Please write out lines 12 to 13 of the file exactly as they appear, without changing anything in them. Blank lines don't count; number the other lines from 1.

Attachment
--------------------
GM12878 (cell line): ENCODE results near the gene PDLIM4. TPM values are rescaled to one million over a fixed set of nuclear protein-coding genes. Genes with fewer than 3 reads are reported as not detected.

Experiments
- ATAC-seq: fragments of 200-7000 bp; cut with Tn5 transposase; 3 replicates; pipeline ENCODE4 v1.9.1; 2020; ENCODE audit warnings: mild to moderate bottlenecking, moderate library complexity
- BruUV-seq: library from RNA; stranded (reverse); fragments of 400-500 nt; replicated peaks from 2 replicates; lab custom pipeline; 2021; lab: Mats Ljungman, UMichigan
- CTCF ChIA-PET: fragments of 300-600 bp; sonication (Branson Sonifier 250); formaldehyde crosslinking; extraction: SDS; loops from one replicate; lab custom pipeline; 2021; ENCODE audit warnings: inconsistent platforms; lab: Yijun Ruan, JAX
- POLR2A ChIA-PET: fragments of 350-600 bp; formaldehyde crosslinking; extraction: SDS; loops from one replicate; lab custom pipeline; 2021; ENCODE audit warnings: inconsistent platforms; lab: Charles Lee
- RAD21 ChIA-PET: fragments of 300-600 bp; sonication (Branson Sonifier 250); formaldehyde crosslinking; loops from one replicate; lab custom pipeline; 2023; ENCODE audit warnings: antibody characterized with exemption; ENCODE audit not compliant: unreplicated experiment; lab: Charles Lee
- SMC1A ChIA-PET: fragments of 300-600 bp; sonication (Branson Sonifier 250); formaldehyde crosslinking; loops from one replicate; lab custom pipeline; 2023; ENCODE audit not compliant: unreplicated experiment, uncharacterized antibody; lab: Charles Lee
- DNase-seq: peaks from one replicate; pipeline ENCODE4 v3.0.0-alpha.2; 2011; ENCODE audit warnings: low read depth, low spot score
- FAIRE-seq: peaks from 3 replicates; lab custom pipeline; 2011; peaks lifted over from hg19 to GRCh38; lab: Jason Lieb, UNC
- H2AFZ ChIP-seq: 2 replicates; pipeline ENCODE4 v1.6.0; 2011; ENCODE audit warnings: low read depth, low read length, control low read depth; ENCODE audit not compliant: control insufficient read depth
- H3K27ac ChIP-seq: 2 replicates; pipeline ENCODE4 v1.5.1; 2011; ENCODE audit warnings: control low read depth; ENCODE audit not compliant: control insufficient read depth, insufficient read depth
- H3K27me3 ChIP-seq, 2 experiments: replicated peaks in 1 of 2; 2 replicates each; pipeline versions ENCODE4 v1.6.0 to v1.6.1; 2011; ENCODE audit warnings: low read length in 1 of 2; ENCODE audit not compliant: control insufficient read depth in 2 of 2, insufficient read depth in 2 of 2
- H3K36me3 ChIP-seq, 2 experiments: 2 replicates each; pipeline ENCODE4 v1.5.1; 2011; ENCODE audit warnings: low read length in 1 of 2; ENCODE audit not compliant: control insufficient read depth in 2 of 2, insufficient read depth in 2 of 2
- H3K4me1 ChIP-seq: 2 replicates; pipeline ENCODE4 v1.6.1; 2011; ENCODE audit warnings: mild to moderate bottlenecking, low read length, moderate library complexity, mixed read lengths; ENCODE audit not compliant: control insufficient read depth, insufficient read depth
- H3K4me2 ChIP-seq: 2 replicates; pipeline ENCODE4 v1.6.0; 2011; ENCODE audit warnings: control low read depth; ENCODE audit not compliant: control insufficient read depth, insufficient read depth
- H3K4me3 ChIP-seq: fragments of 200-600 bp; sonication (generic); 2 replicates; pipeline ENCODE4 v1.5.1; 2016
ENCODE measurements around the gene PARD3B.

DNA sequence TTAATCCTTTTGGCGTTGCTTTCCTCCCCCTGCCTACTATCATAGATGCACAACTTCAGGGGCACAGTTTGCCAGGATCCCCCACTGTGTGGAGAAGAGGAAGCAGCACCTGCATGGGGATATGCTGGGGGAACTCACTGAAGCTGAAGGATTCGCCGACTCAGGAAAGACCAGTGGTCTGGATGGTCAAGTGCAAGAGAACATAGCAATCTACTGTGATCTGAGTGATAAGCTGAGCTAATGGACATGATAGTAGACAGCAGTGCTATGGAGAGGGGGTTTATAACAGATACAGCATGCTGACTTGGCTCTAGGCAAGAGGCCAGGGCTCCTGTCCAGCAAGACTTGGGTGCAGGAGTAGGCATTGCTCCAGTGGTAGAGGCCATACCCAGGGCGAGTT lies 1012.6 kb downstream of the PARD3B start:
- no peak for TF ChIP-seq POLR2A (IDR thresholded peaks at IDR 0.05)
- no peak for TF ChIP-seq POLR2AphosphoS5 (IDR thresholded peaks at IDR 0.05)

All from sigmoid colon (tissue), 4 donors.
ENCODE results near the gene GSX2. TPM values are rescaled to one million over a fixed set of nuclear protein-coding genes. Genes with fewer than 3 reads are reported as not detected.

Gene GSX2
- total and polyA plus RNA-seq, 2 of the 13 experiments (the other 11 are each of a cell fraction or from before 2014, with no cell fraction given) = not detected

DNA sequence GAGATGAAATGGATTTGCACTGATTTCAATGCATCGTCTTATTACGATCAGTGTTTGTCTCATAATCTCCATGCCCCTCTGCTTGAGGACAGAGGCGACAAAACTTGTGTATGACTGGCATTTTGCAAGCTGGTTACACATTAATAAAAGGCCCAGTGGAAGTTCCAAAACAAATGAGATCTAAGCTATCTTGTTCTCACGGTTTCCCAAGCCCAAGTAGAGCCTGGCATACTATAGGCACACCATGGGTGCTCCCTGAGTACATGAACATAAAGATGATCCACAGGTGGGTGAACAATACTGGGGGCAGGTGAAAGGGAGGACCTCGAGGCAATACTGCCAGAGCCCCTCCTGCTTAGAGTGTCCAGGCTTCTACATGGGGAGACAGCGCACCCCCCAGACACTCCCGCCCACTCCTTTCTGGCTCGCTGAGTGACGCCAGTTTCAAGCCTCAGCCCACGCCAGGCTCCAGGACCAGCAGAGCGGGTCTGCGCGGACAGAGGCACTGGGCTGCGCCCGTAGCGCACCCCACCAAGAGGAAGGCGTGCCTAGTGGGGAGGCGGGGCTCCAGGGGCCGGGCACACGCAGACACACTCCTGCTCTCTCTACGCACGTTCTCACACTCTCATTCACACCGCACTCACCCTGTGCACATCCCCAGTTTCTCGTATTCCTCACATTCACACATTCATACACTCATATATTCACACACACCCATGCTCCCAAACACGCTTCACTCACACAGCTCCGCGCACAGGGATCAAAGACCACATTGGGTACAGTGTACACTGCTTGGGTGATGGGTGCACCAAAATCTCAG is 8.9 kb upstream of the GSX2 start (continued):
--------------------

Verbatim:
- H3K27ac ChIP-seq: 2 replicates; pipeline ENCODE4 v1.5.1; 2011; ENCODE audit warnings: control low read depth; ENCODE audit not compliant: control insufficient read depth, insufficient read depth
- H3K27me3 ChIP-seq, 2 experiments: replicated peaks in 1 of 2; 2 replicates each; pipeline versions ENCODE4 v1.6.0 to v1.6.1; 2011; ENCODE audit warnings: low read length in 1 of 2; ENCODE audit not compliant: control insufficient read depth in 2 of 2, insufficient read depth in 2 of 2